## Saturday, June 02, 2018

### A new home: Watt Matters ±

From here on this blog will have a new home:

Watt Matters ±

Nothing like a nice new coat of paint to freshen things up.

Most posts in the blog archive should automatically redirect.

See you on the other side!

## Wednesday, May 30, 2018

### VAM & W/kg estimates

Just wanted to post a few charts for reference.

First chart compares W/kg estimates based on the same vertical ascent rate (VAM) for each of two methods:

Dr Ferrari's formula and the mathematical model described in the paper by Martin et al:

The plot compares the W/kg estimates for each of three gradients: 6%, 8% and 10% for a range of VAMs between ~800 m/h and ~2000 m/h. A red unity line is included for reference.

To make the variances between each method a little easier to see, the following chart plots the difference between the two W/kg estimates, again a line for each of the three gradients: 6%, 8% and 10%.

I don't have a lot to add to the charts other than to say the Dr Ferrari formula is a bit of a quick and dirty way to estimate W/kg from ascent rates but it does not consider a range of variables included in the Martin et al formula.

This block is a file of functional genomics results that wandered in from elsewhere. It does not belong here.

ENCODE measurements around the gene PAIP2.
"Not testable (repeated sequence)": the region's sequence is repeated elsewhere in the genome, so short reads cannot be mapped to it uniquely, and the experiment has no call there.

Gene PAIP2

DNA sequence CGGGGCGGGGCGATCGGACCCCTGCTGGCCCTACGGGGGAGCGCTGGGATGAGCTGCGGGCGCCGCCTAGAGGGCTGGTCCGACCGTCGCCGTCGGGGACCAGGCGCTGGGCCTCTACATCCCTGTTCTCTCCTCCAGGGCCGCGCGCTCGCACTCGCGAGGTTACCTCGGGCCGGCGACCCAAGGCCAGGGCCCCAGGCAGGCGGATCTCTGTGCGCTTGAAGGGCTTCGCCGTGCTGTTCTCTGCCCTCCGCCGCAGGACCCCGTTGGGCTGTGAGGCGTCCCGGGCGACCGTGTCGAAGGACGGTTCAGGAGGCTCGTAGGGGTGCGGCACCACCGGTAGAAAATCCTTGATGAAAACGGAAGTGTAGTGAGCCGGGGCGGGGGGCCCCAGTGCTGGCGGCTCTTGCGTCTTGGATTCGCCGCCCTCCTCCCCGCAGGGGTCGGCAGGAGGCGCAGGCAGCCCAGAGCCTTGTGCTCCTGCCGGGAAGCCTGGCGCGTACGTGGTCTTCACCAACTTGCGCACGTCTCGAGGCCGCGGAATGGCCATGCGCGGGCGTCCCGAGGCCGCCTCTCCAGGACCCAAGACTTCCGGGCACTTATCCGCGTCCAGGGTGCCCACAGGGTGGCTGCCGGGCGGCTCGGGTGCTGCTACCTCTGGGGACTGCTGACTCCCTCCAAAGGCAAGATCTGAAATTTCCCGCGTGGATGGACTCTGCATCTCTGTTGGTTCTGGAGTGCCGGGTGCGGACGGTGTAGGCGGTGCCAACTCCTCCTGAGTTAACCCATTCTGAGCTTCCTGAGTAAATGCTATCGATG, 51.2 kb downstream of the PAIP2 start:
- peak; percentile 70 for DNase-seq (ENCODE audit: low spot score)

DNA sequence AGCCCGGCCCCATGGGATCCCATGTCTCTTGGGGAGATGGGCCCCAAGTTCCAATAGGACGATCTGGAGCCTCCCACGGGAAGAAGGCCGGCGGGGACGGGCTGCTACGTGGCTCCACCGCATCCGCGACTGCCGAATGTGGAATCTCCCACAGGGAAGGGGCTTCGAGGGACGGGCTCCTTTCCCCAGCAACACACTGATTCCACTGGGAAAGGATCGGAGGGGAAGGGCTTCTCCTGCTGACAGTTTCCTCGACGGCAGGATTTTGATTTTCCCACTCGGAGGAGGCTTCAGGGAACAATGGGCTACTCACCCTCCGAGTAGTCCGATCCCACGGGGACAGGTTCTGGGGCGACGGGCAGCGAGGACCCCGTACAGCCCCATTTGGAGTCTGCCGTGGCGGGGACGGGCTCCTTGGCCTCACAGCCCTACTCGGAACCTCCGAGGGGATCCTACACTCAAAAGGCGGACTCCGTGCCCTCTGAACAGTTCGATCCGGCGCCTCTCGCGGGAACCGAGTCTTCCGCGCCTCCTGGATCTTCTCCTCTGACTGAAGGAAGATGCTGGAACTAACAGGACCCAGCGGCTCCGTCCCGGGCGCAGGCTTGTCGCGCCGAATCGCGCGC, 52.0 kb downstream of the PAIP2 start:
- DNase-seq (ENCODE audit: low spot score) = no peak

In particular we can see the estimates can vary quite a bit depending on both gradient and on VAM.

Same plot as above but this time with the variance expressed as a percentage of the Martin et al method estimate:

I would certainly place more faith in the Martin et al method, and that was also the conclusion of this paper by @ammattipyoraily and @veloclinic (Dr. Mike Puchowicz) which examined the different methods of calculation compared with actual power meter data from a large number of data files.
Estimating climbing performances of professional cyclists: a larger dataset

For consistency with the analysis in the paper above I chose rider mass and CdA in the middle of the range from that paper. I do not know what Crr assumption were used though. I settled on 0.005.

A Crr value in the range 0.004 to 0.005 would be typical and the impact on calculations of a difference between 0.004 and 0.005 is equivalent to adding 0.1% to gradient (and an associated bias error in W/kg estimates of about the same order).